Ever since they improved the intercoms on New York City subway trains, I’ve become a casual connoisseur of different conductors, and the vocal techniques they employ in announcing the stops. Most just sound bored, while others express evident dissatisfaction with their lives through the hostile, resentful tone they take with the passengers. But there are a few who put some effort in to it, such as one guy who used to announce the 1 and 9 trains back in the ‘90s. He sounded like a cross between a carnival barker and an old-time department store elevator operator listing the shopping options at each floor. “You’re on the number 1 train, headed downtown to lovely South Ferry. This is Columbus Circle: you can transfer here to the fabled A train is you want to head up to Harlem, hop off to take a stroll in beautiful Central Park, or just gaze in amazement at the stupendous Trump Tower just above this station.”
My current favorite is usually on the C train, though sometimes he’s assigned to the 1. He plays it pretty straight until he gets to “stand clear of the closing doors,” which he always delivers in the same strange quasi-British accent, dropping the “o” sound in “closing” nearly an octave, then swinging back up to end with a prim “please.” I always crack up at this, no matter how many times I hear it.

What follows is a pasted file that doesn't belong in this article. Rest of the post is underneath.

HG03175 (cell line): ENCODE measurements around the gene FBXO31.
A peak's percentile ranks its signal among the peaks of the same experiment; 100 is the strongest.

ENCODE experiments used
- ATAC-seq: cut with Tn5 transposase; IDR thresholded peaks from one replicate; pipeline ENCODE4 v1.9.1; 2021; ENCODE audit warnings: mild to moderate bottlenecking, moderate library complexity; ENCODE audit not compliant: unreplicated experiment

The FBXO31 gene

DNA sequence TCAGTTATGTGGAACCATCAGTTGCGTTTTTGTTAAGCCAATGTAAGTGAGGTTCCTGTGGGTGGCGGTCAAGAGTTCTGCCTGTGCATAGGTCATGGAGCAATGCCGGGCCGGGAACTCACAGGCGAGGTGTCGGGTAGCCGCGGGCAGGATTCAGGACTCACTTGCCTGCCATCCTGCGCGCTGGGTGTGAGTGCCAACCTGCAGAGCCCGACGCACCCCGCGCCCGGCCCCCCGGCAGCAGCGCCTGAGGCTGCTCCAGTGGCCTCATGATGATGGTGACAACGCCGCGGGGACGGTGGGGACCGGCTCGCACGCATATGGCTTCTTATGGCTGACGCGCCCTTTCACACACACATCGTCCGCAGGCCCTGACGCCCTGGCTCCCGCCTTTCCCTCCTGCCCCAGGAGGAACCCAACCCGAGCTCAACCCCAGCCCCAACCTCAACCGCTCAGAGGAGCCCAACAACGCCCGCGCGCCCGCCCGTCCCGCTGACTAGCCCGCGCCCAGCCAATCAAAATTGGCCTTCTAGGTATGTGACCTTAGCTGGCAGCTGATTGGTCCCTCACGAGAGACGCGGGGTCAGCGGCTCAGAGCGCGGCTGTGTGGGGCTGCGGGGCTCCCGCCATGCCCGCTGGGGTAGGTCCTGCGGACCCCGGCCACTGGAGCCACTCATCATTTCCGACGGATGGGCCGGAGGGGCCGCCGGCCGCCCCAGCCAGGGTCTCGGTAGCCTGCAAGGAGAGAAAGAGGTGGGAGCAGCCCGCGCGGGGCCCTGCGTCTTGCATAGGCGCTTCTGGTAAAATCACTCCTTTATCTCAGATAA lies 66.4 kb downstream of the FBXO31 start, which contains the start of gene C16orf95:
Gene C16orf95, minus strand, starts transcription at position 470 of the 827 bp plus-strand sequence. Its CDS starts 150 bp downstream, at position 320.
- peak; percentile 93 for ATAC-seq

But I may have found a new favorite this morning. He sounds like John Lee Hooker: specifically the slow-talking-blues Hooker. Low and mellow, but with an undertone of urgency. He sounds like a fellow convict whispering quietly in your ear, trying to talk you down from doing something foolish in the Yard. “Please move in to the center of the car. We need to get lots of people in. We’re coming into a crowded station. Lots of people trying to get on. We can get through this people, we can get through this.” It was one ofthe most reassuring subway rides I can remember.